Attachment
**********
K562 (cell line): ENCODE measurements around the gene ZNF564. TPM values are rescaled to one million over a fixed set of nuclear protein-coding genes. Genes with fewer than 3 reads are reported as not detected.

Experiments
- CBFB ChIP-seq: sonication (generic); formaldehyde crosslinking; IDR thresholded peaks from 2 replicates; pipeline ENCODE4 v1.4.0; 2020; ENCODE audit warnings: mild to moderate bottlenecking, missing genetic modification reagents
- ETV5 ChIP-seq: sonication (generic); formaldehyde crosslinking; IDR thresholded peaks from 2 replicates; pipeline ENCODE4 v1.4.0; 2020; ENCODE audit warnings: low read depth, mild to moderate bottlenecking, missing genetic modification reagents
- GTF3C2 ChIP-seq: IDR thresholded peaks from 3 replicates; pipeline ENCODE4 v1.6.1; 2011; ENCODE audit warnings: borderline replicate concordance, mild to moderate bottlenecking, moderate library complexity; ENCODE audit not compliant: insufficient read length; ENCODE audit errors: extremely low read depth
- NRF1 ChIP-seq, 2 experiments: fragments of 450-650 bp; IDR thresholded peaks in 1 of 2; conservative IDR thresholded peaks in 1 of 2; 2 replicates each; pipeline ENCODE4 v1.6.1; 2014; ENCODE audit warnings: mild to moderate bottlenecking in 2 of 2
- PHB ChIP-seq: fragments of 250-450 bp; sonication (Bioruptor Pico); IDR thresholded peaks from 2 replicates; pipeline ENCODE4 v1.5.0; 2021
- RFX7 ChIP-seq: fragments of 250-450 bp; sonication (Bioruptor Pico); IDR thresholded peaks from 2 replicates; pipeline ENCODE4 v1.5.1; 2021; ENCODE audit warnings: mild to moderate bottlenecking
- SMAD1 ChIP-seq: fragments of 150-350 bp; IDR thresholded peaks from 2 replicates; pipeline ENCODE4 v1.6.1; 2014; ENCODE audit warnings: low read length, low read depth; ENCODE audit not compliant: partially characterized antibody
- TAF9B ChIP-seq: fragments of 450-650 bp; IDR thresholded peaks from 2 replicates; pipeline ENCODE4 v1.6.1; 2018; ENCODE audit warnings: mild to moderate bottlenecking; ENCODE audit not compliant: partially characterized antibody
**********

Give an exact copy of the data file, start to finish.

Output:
K562 (cell line): ENCODE measurements around the gene ZNF564. TPM values are rescaled to one million over a fixed set of nuclear protein-coding genes. Genes with fewer than 3 reads are reported as not detected.

Experiments
- CBFB ChIP-seq: sonication (generic); formaldehyde crosslinking; IDR thresholded peaks from 2 replicates; pipeline ENCODE4 v1.4.0; 2020; ENCODE audit warnings: mild to moderate bottlenecking, missing genetic modification reagents
- ETV5 ChIP-seq: sonication (generic); formaldehyde crosslinking; IDR thresholded peaks from 2 replicates; pipeline ENCODE4 v1.4.0; 2020; ENCODE audit warnings: low read depth, mild to moderate bottlenecking, missing genetic modification reagents
- GTF3C2 ChIP-seq: IDR thresholded peaks from 3 replicates; pipeline ENCODE4 v1.6.1; 2011; ENCODE audit warnings: borderline replicate concordance, mild to moderate bottlenecking, moderate library complexity; ENCODE audit not compliant: insufficient read length; ENCODE audit errors: extremely low read depth
- NRF1 ChIP-seq, 2 experiments: fragments of 450-650 bp; IDR thresholded peaks in 1 of 2; conservative IDR thresholded peaks in 1 of 2; 2 replicates each; pipeline ENCODE4 v1.6.1; 2014; ENCODE audit warnings: mild to moderate bottlenecking in 2 of 2
- PHB ChIP-seq: fragments of 250-450 bp; sonication (Bioruptor Pico); IDR thresholded peaks from 2 replicates; pipeline ENCODE4 v1.5.0; 2021
- RFX7 ChIP-seq: fragments of 250-450 bp; sonication (Bioruptor Pico); IDR thresholded peaks from 2 replicates; pipeline ENCODE4 v1.5.1; 2021; ENCODE audit warnings: mild to moderate bottlenecking
- SMAD1 ChIP-seq: fragments of 150-350 bp; IDR thresholded peaks from 2 replicates; pipeline ENCODE4 v1.6.1; 2014; ENCODE audit warnings: low read length, low read depth; ENCODE audit not compliant: partially characterized antibody
- TAF9B ChIP-seq: fragments of 450-650 bp; IDR thresholded peaks from 2 replicates; pipeline ENCODE4 v1.6.1; 2018; ENCODE audit warnings: mild to moderate bottlenecking; ENCODE audit not compliant: partially characterized antibody